Article 27 of the International Covenant on Civil and Political Rights, to which India is party, concerns minority rights. Francisco Caportori’s report on its implementation (1977) says: “In Africa and Asia, particularly in the countries in which customary law is an integral part of the general legal system, various ethnic groups are still governed in matters of personal status and other fields of private law by their own rules. There cannot be any doubt that an effective and full protection of the culture of minorities would require the preservation of their customs and legal traditions, which form an integral part of their way of life.”
Sir Norman Anderson, an authority on Hindu and Muslim law, wrote, “It is the family law that has always represented the very heart of the Shar’iah for it is the part of the law that is regarded by Muslims as entering into the very warp and woof of their religion.”
Reform is an unruly horse that can go berserk unless it is properly saddled. The modern trend is for acceptance of diversity. It is equally important for the Muslim theocracy to understand their proper role: Call it religious policing, cultural policing, guardian policing, family policing and community policing. The many names share one vision: humane, compassionate, culturally refined system with a mindset of respect and a demonstrable concern for improving the wellbeing of women particularly when they have been assigned a very exalted position both by the Qur’an and Its Messenger.
The community’s social codes do not truly guarantee women a secure place to them as citizens equal to men; such attitudes are preserved by patriarchal and cultural traditions, as well as the continued twisting of Islamic injunctions to suit the needs of misogynists. The reality of Muslim women continues to confound easy categorisation. They have been going to school and university, holding down jobs and earning money for several generations now. Yet they still live with widespread gender-based biases.
In The Reconstruction of Religious Thought in Islam, the legendary philosopher poet Sir Muhammad Iqbal wrote, “In view of the intense conservatism of the Muslims of India, Indian judges cannot but stick to what are called standard works. The result is that while the people are moving, the law remains stationary.”
To those opposed to reformist ideals, let us remind them of legendary poet Iqbal’s assertion: “[t]he teaching of the Qur’an that life is a process of progressive creation necessitates that each generation, guided but unhampered by the work of its predecessors, should be permitted to solve its own problems.”
Treating women with the inherent dignity that they were created with, ensuring that they are given equitable opportunities to succeed is necessary to uphold the Qur’anic vision, “O you who have attained to faith! Be ever steadfast in upholding justice.” (Q4:135)
The path ahead lies in importing some of the progressive reforms so that our personal laws regain vibrancy and are able to effectively respond to the new realities. The Indian Muslim leadership should allow the winds of reforms in Islamosphere to blow in.
Confining itself to sterile thinking will only strengthen the case of several eminent scholars including international Muslim feminists like Mernissi who strongly feel that the necessary emancipation and equality for the subaltern Indian Muslim female will not be possible without bringing her under the protection of a Uniform Civil Code.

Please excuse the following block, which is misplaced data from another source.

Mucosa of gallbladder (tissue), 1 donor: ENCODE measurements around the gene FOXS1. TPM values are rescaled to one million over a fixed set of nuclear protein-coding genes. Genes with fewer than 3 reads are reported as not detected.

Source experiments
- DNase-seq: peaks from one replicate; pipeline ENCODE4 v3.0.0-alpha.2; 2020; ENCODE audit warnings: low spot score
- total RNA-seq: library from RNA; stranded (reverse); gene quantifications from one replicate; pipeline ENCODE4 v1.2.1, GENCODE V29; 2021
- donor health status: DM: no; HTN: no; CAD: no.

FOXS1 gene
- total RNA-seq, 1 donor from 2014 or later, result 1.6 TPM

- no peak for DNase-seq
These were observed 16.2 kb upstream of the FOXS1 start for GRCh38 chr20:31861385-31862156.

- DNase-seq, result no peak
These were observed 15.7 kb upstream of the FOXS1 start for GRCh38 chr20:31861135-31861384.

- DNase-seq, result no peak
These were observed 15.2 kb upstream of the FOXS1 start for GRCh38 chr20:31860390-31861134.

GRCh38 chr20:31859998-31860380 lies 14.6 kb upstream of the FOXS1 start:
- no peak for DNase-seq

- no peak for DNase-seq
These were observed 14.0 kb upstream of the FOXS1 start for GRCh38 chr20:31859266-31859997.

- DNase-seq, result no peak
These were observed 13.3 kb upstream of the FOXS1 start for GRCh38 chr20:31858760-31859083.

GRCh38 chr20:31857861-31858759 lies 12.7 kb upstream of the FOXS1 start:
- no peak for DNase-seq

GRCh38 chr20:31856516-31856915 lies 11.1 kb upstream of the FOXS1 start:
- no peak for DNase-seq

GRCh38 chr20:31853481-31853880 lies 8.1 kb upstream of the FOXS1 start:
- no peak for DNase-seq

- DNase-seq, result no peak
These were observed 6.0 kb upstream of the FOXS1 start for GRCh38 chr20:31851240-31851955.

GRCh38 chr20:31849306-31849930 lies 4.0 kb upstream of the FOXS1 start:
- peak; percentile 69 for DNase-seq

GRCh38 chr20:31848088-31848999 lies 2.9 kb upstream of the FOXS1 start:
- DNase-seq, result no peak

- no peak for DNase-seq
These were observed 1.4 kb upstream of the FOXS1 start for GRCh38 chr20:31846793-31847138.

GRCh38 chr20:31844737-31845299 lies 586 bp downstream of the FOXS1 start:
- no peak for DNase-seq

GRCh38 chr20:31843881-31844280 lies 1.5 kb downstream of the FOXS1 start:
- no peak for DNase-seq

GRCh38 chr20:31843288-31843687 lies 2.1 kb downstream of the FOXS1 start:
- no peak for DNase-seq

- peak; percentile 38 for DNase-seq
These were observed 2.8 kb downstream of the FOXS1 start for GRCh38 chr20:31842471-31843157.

The whole conflict is on account of the same naïve logic: cherry picking of facts -a tendency to fasten onto evidence consistent with your worldview and ignore or downplay contrary evidence. The adherents of a religion focus on those portions of scriptures that confirm their attitudes and ignore those that don’t. And they latch that tunnel vision onto their own scripture; if there is hatred in their hearts, they’ll carry it onto the hateful parts of scripture, but if there’s not, they won’t. Similarly, those intent on doing mischief with the scriptures cull selective passages palatable to their viewpoint and quote them without their contextual relevance, thereby distorting the actual truth.
For now the purists – both the conservatives and the more aggressive radicals are bristling at the prospect of the courts intervening in what they think is their exclusive preserve and, are saying the community itself will reform unjust practices. It is very clear, after the recent convulsions the community’ has grown wiser.
Both the traditionalists and reformists should understand about the deep wisdom of the modern conflict management guru, Stephen Covey: “Seek first to understand, then to be understood.” Gandhi’s mantra holds good for every problem on earth: “I hold that it is the duty of every cultured man or woman to read sympathetically the scriptures of the world. If we are to respect others’ religions as we would have them to respect our own, a friendly study of the
world’s religions is a sacred duty.”
India has been a flag bearer of pluralism and has always held the candle of tolerance; mutual respect and peaceful coexistence alienating one fifth of its population will not help for the country and will be against the spirit of its centuries’ old and hallowed ethos.
The well known political historian Sunil Khilnani has a very poignant paragraph in his famous book The Idea of India, which is very relevant in the present situation:
“If one looks beneath the messy confusion and black arts of India’s politics, one sees in its democratic experience evidence of something that James Madison and his Federalist colleagues well understood more than two hundred years ago. Large republics with diverse and conflicting interests can be a better home for liberty, a safer haven against tyranny, than homogeneous and exclusive ones. Within them, factions can check one another, moderating ideological fervour and softening power.”
Human desire in its bare essence is animalistic and somewhat selfish. It has been the evolution of teachings of faith that has kept in check much of our primitive needs for constant self-gratification. Scriptures are meant for the good of human societies. They rest on the strong legs of justice, kindness and wisdom. There will always be animal spirits. Humans have both the angelic and satanic traits. We have the means of taming them – laws for punishing them, norms for shaming them, and cure for healing them. Let us not in our imperfect understanding or prejudice throw the baby out with the bathwater.
Moin Qazi is the author of the bestselling book, Village Diary of a Heretic Banker .He has worked in the development finance sector for almost four decades .He can be reached at email@example.com